Salman Rushdie is the author of eleven novels—Grimus, Midnight’s Children (for which he won the Booker Prize and the Best of the Booker), Shame, The Satanic Verses, Haroun and the Sea of Stories, The Moor’s Last Sigh, The Ground Beneath Her Feet, Fury, Shalimar the Clown, The Enchantress of Florence, and Luka and the Fire of Life—and one collection of short stories: East, West. He has also published three works of nonfiction: The Jaguar Smile, Imaginary Homelands: Essays and Criticism 1981–1991, and Step Across This Line, and coedited two anthologies, Mirrorwork and Best American Short Stories 2008. He is a former president of American PEN.

Biography

Born in Mumbai, India, and educated in the U.K., multi-award-winning novelist Salman Rushdie is considered one of the most important and influential writers of contemporary English-language fiction.

Rushdie freelanced for two London advertising firms before turning to a full-time writing career. He made his literary debut in 1975 with Grimus, a sci-fi fantasy that made a very small splash in publishing circles. However, he hit the jackpot with his second novel, Midnight's Children, an ambitious allegory that parallels the turbulent history of India before and after partition. Widely considered Rushdie's magnum opus, Midnight's Children was awarded the Booker Prize in 1981. (Twelve years later, a panel of judges named it the best overall novel to have won the Booker Prize since the award's inception in 1975; and in 2005, Time included it on a list of the 100 best English-language novels published since 1923.)

Undoubtedly, though, the book that put Rushdie squarely on the cultural radar screen was The Satanic Verses. Published in 1988 and partially inspired by the life of the prophet Muhammad, this erudite study of good and evil won the Whitbread Book Award, but achieved far more notoriety when Muslim fundamentalists condemned it for its blasphemous portrayal of Islam. The book was banned in many Muslim countries, a fatwa was issued by the Iranian Ayatollah, and a multimillion dollar bounty was placed on Rushdie's head. The novelist spent much of the 1990s in hiding, under the protection of the British government. (In 1998, Iran officially lifted the fatwa, but threats against Rushdie's life still reverberate throughout the Muslim world.)

Even without the controversy inspired by The Satanic Verses, Rushdie's literary fame would be assured. His novels comprise a unique body of work that draws from fantasy, mythology, religion, and magic realism, blending them all with staggering imagination and comic brilliance. He has created his own idiom, pushing the boundaries of language with dazzling wordplay and a widely admired "chutnification" of history. His books have won most major awards in Europe and the U.K. and have garnered praise from critics around the world. Britain's Financial Times called him "Our most exhilaratingly inventive prose stylist." Time magazine raved, "No novelist currently writing in English does so with more energy, intelligence and allusiveness than Rushdie." And the writer Christopher Hitchens lamented in the Progressive that were it not for the death threats against him, Rushdie would surely be a Nobel laureate by now.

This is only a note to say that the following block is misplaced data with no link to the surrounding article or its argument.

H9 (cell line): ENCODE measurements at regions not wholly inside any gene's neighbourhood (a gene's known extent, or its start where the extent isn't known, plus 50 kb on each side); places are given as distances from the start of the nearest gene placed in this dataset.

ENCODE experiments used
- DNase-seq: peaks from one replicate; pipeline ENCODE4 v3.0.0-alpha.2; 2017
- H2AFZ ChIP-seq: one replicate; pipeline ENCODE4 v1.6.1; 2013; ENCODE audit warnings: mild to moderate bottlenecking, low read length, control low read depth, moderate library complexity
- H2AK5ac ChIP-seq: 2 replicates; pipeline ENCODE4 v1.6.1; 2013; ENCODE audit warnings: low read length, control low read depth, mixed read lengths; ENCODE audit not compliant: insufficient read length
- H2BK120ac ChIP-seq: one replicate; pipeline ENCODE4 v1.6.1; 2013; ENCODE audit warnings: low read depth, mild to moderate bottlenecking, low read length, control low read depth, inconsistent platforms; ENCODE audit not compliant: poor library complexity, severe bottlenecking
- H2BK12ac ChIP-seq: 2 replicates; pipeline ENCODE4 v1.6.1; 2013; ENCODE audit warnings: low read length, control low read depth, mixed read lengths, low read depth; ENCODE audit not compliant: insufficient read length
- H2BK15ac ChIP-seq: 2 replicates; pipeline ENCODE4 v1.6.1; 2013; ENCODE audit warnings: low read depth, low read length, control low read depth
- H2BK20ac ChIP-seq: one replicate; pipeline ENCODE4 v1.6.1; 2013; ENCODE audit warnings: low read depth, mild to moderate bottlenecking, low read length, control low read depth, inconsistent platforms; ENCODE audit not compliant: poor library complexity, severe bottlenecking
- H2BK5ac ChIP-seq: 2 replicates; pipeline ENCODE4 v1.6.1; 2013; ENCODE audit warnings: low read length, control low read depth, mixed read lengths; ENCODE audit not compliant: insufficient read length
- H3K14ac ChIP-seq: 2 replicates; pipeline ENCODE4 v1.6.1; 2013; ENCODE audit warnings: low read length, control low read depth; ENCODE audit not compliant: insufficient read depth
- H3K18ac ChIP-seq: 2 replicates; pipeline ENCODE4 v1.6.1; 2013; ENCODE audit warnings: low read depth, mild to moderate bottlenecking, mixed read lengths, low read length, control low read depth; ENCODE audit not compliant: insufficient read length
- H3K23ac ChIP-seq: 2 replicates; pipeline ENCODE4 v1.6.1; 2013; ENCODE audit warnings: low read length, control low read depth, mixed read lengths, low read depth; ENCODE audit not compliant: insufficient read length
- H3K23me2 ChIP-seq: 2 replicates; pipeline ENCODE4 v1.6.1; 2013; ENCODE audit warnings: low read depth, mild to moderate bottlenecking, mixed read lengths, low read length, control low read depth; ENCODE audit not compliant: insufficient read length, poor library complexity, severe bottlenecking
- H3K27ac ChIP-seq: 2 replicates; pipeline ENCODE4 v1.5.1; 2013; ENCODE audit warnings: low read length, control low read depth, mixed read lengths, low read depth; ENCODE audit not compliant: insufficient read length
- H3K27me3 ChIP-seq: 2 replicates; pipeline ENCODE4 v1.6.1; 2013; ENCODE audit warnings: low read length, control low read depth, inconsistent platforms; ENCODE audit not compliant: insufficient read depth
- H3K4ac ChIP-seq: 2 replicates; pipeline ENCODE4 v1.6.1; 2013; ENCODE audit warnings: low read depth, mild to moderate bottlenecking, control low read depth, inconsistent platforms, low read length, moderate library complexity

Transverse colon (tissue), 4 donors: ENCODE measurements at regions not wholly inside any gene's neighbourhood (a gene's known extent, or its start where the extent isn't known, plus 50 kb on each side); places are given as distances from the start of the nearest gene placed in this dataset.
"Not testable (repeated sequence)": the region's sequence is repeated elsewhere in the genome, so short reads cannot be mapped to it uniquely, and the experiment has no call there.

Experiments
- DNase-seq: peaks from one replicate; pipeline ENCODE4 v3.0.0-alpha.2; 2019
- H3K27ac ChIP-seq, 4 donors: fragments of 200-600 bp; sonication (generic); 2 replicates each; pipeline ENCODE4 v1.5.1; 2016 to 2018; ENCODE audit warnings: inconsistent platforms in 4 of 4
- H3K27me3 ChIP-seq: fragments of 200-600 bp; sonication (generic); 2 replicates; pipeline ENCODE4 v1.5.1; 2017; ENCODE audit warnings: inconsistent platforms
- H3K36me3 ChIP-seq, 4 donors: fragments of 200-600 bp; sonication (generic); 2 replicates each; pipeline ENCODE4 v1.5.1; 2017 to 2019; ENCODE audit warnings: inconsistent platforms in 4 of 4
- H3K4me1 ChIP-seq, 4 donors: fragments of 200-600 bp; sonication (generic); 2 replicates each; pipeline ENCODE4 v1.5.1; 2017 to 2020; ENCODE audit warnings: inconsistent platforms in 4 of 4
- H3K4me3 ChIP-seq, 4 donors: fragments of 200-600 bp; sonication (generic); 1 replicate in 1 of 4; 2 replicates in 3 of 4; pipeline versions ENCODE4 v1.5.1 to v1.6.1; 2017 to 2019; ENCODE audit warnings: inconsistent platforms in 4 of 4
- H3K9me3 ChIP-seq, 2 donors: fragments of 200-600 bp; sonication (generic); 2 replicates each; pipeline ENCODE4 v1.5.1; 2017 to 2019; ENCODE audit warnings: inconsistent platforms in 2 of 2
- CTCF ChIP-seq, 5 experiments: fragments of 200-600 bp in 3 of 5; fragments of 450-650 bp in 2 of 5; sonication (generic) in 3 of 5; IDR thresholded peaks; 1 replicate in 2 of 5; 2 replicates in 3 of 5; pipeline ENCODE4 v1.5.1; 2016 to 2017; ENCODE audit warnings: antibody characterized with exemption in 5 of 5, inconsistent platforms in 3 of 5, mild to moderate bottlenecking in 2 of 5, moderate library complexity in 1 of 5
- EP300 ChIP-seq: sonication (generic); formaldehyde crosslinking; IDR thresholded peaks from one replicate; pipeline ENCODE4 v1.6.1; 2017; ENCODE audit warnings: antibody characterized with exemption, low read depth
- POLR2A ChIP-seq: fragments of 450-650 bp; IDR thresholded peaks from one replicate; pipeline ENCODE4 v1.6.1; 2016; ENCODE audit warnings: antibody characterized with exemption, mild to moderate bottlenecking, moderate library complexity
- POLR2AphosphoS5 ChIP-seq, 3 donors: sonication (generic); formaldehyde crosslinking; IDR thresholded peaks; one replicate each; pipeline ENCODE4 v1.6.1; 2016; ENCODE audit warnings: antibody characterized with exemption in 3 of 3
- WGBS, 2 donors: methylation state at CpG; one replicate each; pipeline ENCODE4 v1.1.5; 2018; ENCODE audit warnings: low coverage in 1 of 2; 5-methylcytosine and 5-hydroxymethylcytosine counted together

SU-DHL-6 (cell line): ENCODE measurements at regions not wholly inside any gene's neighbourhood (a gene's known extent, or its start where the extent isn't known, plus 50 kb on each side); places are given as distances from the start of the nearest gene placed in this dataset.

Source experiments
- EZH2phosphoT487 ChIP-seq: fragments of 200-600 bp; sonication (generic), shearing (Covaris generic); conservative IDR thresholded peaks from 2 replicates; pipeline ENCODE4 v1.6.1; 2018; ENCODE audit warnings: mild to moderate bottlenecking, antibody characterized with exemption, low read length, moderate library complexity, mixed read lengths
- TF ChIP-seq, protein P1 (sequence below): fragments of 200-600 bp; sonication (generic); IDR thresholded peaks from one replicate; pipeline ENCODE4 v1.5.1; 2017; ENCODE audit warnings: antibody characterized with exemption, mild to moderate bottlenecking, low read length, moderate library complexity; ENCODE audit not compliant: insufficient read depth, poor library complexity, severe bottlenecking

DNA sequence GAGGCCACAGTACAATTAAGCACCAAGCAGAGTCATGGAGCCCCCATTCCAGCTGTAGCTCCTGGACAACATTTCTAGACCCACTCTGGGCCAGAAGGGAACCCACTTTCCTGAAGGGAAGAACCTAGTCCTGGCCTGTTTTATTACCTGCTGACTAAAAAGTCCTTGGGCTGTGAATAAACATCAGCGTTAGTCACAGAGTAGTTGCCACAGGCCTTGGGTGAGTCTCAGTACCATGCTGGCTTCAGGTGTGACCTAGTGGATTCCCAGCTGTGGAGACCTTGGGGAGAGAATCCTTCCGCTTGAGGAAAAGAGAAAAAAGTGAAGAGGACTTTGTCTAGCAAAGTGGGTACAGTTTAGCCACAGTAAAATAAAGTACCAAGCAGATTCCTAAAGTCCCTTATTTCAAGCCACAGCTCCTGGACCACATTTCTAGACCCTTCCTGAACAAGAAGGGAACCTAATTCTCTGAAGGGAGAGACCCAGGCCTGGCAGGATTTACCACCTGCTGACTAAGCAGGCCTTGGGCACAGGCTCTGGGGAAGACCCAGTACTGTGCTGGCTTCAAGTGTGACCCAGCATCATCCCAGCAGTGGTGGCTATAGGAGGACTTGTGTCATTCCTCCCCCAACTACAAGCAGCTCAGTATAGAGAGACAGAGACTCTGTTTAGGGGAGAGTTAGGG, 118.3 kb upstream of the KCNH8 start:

In addition to his bestselling novels, Rushdie has also produced essays, criticism, and a book of children's fiction. In 2007, Rushdie was knighted by Queen Elizabeth II. The citation reads: "Ahmed Salman Rushdie -- author, for services to literature."

Good To Know

Rushdie was short-listed for The Literary Review's Bad Sex Award in 1995 for The Moor's Last Sigh, which included such verses as "For ever they sweated pepper ‘n' spices sweat."

Rushdie participated in a two-day, U.S. State Department conference entitled "Why Do They Hate Us?" for 50 diplomats in the wake of the terrorist attacks on New York and Washington, D.C., on Sept. 11, 2001.

Rushdie's first novel was a literate sci-fi fantasy entitled Grimus. Although it made only a very small splash in publishing circles, the book was deemed outstanding enough to be selected by a panel of distinguished writers (including Brian Aldiss, Kingsley Amis, and Arthur C. Clarke) as the best science fiction novel of 1975. However, at the last minute, his publishers withdrew the book from consideration, fearing that, if he won, Rushdie would never be able to shake the label of "genre writer."

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    1. Also Known As:
      Ahmed Salman Rushdie
    2. Hometown:
      New York, New York
    1. Date of Birth:
      June 19, 1947
    2. Place of Birth:
      Bombay, Maharashtra, India
    1. Education:
      M.A. in History, King's College, University of Cambridge

Table of Contents

Prologue The First Blackbird 1

I A Faustian Contract in Reverse 17

II "Manuscripts Don't Burn" 93

III Year Zero 137

IV The Trap of Wanting to Be Loved 221

V "Been Down So Long It Looks Like Up to Me" 279

VI Why It's Impossible to Photograph the Pampas 335

VII A Truckload of Dung 413

VIII Mr. Morning and Mr. Afternoon 479

IX His Millenarian Illusion 563

X At the Halcyon Hotel 611

Acknowledgments 635

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Customer Reviews

Average Rating 4
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See All Sort by: Showing 1 – 20 of 22 Customer Reviews
  • Posted December 18, 2012

    Moments ago, I turned the last page of Salman Rushdie's memoir,